Introduction to HTTP

The Hypertext Transfer Protocol or HTTP enables communications between clients and servers and serves as a request-response protocol between the two.

For example, imagine a user interacting with the internet via a web browser. If that user wanted to request a resource from, they'd type the URL (Uniform Resource Locator) in the location bar then the browser would send an HTTP/HTTPS request to the target server. In response, the server would send a response object containing a response body (data), which the browser parses and displays to the user.

An example of server architecture.

Introduction to HTTPS

HTTPS stands for Hypertext Transfer Protocol Secure. In other words, it's HTTP with encryption. The only functional difference is that HTTPS encrypts request and response bodies using TLS/SSL, making HTTPS communications far more secure than unencrypted HTTP.

The only difference visible to the client is the URL. URLs for websites using the HTTP protocol start with http://, while those using HTTPS start with https://.

Visualising the difference between HTTP and HTTPS.

Note: In this tutorial, it's assumed that you're using HTTPS. If you're not, I strongly suggest you do.

HTTP headers

HTTP headers are used to provide information about HTTP requests and responses. All requests and responses have headers that provide details about the information of that request or response.

Then there are representation and payload headers, these can include information about the body (content) of the resource being transferred (E.G. MIME type, encoding and content length). Other uses for headers include authentication, instructions for caching data, or client device information.

Note: Required HTTP headers that aren't explicitly set by the client making the request are usually set to default by the server.

CRUD explained

Before we continue to what HTTP methods are, it helps to understand CRUD. CRUD stands for: Create, Read, Update and Delete, the four primary functions of persistent storage and can refer to operations performed by a database or a program that works with file systems.

Request methods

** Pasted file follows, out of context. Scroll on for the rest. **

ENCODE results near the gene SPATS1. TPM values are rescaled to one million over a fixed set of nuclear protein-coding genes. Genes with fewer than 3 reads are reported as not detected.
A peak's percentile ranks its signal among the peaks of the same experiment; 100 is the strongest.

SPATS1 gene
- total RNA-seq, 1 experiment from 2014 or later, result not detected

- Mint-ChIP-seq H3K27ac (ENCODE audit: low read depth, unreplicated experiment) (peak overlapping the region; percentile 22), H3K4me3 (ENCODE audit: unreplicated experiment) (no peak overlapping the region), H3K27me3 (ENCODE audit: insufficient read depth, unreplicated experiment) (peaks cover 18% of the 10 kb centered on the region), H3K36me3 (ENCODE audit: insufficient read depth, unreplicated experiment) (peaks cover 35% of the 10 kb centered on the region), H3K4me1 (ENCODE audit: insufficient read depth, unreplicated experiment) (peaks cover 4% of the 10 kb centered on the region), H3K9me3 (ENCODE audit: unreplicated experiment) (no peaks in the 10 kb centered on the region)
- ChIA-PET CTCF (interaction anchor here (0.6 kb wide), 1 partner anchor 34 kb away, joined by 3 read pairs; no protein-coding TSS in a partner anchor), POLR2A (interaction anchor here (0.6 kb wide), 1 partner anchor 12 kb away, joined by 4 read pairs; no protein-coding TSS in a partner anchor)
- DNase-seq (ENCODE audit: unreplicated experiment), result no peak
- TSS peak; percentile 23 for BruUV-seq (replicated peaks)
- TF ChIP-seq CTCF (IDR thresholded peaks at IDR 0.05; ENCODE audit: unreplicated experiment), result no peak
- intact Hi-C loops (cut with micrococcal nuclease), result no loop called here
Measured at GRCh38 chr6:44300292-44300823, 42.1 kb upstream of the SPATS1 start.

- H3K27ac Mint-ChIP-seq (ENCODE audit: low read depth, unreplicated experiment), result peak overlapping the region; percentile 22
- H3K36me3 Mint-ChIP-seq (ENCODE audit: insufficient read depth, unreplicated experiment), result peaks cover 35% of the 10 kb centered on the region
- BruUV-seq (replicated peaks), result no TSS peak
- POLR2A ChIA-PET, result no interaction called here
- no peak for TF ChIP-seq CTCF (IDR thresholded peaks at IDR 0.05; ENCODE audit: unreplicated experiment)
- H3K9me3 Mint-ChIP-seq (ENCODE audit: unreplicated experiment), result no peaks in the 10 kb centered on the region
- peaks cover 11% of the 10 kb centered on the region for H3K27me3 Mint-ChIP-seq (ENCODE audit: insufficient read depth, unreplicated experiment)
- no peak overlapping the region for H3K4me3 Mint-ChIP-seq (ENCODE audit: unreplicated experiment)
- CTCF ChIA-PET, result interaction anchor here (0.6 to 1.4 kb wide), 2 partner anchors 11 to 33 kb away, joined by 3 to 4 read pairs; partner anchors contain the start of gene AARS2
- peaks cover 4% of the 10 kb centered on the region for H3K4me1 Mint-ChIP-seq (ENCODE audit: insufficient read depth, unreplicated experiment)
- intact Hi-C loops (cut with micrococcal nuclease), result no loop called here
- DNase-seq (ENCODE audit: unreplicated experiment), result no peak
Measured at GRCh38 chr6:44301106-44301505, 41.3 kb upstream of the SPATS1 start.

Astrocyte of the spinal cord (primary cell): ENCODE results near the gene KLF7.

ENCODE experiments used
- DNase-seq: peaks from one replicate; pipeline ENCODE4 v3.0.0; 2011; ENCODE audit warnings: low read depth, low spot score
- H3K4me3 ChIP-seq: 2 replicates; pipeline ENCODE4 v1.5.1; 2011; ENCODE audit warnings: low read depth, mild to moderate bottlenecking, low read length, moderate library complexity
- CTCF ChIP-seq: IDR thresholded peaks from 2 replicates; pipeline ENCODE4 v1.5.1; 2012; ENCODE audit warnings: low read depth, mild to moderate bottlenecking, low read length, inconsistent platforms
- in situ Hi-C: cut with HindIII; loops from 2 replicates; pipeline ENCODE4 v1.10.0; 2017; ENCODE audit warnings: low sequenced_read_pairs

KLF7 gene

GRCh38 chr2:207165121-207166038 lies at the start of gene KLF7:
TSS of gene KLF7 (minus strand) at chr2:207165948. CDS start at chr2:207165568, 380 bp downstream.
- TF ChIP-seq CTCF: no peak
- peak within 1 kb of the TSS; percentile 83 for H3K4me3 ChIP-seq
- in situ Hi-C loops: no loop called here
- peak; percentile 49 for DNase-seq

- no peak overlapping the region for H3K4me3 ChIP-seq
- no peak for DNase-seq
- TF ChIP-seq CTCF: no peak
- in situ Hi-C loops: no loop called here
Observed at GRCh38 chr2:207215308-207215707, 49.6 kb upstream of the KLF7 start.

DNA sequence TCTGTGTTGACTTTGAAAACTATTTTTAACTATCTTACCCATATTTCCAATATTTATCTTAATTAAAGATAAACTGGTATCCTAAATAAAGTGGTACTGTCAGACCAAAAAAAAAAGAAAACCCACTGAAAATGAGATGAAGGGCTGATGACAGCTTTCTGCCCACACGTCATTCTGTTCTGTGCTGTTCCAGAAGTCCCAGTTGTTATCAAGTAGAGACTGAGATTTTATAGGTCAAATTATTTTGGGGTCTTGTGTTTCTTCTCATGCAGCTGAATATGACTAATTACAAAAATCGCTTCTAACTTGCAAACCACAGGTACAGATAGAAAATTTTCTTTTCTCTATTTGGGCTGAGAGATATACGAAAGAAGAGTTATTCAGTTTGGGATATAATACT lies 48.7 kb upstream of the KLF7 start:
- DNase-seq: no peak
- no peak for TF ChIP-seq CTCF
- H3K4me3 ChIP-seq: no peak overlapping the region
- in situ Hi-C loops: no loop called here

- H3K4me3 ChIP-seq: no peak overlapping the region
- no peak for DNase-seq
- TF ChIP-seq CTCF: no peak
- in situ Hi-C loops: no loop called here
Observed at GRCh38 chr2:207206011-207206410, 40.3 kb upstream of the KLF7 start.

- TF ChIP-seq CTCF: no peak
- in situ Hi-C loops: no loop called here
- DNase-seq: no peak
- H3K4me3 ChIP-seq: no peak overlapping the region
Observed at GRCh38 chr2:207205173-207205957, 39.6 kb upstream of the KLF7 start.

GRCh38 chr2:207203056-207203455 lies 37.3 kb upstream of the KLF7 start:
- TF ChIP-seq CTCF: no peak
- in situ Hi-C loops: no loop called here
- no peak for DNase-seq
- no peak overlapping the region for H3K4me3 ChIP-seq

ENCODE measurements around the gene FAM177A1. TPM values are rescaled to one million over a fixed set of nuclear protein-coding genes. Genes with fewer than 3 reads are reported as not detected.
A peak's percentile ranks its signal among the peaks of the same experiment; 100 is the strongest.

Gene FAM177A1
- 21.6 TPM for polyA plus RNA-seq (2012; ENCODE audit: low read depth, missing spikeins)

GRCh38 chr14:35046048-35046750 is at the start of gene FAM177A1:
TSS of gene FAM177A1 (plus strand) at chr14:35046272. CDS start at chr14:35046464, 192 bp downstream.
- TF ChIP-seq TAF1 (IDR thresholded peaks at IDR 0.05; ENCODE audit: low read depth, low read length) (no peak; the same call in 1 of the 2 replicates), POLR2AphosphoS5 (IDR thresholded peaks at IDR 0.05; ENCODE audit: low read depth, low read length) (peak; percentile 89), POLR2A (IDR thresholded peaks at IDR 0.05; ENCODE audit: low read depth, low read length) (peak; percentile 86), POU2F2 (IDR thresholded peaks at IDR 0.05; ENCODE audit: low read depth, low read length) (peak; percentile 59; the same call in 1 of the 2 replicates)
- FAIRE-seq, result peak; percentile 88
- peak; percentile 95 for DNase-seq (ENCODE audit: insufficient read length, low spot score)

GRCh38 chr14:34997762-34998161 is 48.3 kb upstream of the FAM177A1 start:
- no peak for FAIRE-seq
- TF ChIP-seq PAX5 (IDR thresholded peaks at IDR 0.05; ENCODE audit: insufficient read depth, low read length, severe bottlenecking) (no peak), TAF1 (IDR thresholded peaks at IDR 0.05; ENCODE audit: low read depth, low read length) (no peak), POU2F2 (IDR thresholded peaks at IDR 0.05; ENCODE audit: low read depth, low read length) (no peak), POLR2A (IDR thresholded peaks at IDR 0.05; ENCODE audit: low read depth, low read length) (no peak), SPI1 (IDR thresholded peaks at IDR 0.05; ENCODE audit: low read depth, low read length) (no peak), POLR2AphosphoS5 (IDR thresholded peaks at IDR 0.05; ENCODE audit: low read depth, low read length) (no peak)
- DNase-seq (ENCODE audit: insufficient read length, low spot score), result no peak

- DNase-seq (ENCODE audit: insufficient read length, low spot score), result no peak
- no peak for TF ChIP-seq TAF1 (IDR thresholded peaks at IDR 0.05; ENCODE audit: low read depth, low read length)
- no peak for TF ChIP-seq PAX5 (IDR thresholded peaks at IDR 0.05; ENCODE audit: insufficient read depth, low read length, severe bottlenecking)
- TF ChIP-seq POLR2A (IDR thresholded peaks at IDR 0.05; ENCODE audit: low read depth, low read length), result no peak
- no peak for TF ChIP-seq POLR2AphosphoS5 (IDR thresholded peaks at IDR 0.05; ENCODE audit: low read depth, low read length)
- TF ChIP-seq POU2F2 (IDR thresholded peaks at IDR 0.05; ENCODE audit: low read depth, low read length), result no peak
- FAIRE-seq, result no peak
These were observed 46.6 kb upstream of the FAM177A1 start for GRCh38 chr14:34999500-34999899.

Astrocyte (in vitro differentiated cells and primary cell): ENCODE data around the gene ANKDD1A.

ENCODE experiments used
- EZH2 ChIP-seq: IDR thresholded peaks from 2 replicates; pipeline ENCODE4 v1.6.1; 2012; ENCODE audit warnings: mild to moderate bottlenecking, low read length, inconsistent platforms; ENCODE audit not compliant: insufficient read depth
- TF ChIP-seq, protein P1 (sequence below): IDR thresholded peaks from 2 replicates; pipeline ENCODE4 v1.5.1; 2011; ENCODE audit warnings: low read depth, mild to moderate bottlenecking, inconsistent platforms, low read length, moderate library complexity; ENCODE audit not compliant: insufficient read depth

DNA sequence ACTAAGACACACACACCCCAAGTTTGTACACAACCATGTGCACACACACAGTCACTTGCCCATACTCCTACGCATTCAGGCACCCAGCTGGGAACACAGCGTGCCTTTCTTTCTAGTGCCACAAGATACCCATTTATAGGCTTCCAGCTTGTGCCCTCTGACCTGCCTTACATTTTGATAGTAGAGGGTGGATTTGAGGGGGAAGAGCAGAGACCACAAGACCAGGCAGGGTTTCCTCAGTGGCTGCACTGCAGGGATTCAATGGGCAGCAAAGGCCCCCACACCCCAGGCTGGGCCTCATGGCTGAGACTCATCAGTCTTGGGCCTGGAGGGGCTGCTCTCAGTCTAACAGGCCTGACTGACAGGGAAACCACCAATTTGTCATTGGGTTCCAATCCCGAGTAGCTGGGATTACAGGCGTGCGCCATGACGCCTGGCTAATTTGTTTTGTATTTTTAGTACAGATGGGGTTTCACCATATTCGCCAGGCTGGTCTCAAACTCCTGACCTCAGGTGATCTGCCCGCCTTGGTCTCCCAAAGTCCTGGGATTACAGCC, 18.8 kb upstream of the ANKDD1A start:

A request method is a type of request made to a server, and both HTTP and HTTPS support the same set of request methods.

Request methods can connect to servers and request information and resources from them. They can also send, create, modify or delete resources and debug a server response.


The HTTP GET method requests a specified resource. In response to this request, the server returns a body (of data) if nothing goes wrong.

While this type of request can include data, it shouldn't because some servers might refuse the request as there are other methods better suited to transferring data.

While not prohibited by the specification, the semantics are undefined. It is better to avoid sending payloads in GET requests.


The HTTP POST method is used to send data to the server and is better suited to sending data than the GET method. Its primary use is to request that the server accept the data enclosed in the request.

When you sign up for a website, make an online purchase or post a comment, the website you're on makes an HTTP POST request to the server that handles that data. That POST request contains all of the information you entered into the form.


Both POST and PUT requests send data to the server. The difference is how the server handles the request. PUT requests update specific resources. If the resource already exists, an update operation occurs. If it doesn't, the server creates it (if the URI is valid).

Another difference is that PUT is idempotent. Making a PUT request once or several times successively has the same effect. In other words, if a particular update has already happened, it doesn't need to happen again. On the other hand, submitting identical POST requests multiple times will cause the server to handle the same data multiple times (for example, making multiple purchases).